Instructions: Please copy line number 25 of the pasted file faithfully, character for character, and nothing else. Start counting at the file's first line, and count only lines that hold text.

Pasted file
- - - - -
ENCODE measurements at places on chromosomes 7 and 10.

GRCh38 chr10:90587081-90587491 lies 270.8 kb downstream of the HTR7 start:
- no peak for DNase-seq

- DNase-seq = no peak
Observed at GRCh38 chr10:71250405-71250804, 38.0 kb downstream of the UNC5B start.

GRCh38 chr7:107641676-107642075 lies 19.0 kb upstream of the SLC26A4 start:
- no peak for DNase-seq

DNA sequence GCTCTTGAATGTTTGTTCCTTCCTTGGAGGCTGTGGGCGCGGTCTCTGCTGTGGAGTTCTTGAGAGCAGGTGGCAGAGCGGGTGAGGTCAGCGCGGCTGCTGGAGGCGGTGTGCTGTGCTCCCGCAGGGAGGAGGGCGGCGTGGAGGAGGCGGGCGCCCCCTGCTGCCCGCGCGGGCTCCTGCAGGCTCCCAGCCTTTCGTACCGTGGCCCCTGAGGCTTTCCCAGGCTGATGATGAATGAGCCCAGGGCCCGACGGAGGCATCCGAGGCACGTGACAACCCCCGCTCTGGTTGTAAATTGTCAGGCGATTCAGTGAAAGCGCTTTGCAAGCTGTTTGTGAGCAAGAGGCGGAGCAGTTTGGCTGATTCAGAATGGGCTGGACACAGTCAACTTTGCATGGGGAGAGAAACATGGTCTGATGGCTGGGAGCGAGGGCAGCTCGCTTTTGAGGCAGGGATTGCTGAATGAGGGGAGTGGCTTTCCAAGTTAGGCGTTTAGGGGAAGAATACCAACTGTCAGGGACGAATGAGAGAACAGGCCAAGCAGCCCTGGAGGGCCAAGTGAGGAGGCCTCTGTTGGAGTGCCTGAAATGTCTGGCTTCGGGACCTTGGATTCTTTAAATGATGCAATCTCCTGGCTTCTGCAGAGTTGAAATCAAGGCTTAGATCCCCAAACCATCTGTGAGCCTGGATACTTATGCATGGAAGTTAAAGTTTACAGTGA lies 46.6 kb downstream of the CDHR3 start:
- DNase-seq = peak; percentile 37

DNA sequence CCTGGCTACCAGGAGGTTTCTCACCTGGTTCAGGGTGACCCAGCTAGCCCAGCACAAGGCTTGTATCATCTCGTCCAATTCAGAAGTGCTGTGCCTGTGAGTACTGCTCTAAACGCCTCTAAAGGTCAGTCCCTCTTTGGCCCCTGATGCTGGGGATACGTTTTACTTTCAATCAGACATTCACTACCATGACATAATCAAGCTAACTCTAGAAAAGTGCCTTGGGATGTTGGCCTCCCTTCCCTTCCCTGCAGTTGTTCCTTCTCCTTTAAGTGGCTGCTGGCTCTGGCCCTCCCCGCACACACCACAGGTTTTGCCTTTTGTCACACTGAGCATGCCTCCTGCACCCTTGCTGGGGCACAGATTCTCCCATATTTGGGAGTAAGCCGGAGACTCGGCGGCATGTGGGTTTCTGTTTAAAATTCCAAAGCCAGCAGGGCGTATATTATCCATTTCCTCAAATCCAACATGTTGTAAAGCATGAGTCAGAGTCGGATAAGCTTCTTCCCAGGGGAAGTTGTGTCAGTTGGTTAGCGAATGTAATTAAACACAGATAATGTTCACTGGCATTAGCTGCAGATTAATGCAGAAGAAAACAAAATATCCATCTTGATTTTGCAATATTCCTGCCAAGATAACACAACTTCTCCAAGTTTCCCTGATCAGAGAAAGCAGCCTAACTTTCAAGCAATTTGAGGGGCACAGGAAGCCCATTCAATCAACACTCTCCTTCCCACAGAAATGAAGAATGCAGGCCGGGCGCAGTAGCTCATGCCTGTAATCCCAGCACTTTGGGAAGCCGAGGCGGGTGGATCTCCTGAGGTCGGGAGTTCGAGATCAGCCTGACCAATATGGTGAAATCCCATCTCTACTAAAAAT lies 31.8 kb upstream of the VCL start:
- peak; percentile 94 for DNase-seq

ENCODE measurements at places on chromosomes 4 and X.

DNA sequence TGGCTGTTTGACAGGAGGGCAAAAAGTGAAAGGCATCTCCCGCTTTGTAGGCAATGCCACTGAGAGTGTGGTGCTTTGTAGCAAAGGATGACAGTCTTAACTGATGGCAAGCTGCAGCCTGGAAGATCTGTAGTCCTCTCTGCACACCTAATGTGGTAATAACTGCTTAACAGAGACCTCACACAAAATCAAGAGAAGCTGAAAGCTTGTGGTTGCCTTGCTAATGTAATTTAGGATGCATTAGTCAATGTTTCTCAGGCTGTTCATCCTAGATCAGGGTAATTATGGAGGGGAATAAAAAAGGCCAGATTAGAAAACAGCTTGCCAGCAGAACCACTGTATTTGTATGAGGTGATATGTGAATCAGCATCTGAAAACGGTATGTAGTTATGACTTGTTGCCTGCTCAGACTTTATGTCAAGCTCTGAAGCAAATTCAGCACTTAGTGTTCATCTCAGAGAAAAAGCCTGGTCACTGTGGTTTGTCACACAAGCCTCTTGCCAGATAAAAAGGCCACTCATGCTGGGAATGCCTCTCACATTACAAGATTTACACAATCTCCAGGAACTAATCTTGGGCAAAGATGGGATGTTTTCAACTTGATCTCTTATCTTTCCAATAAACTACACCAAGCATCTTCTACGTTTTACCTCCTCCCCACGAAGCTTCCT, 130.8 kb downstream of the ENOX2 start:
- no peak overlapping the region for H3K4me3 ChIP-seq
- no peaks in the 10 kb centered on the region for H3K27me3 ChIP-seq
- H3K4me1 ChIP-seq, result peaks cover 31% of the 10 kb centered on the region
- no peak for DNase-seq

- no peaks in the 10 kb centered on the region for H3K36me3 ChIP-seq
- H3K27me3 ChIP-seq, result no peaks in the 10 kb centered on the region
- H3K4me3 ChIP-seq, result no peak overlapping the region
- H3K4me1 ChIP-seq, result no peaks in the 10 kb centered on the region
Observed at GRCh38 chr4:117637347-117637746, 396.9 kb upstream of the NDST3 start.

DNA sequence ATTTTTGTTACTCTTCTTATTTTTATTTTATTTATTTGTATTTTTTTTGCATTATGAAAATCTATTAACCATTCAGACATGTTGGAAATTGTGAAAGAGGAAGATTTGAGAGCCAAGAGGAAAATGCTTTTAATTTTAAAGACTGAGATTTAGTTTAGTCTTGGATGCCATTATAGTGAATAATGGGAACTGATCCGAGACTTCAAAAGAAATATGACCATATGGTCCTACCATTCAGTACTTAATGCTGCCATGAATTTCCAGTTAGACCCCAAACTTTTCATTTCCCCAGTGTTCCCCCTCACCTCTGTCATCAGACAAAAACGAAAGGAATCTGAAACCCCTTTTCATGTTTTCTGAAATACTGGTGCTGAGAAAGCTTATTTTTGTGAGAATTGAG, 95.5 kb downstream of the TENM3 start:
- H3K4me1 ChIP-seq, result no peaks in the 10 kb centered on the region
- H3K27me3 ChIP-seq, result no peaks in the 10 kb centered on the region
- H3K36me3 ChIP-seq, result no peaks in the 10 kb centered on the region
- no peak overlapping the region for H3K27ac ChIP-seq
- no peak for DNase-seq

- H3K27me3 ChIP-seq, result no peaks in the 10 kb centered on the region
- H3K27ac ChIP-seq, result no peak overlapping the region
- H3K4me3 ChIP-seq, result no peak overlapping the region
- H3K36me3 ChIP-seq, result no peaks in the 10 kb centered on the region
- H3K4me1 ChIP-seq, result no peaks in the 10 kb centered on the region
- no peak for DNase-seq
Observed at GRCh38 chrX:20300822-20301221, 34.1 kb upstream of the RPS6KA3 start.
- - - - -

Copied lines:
- H3K27me3 ChIP-seq, result no peaks in the 10 kb centered on the region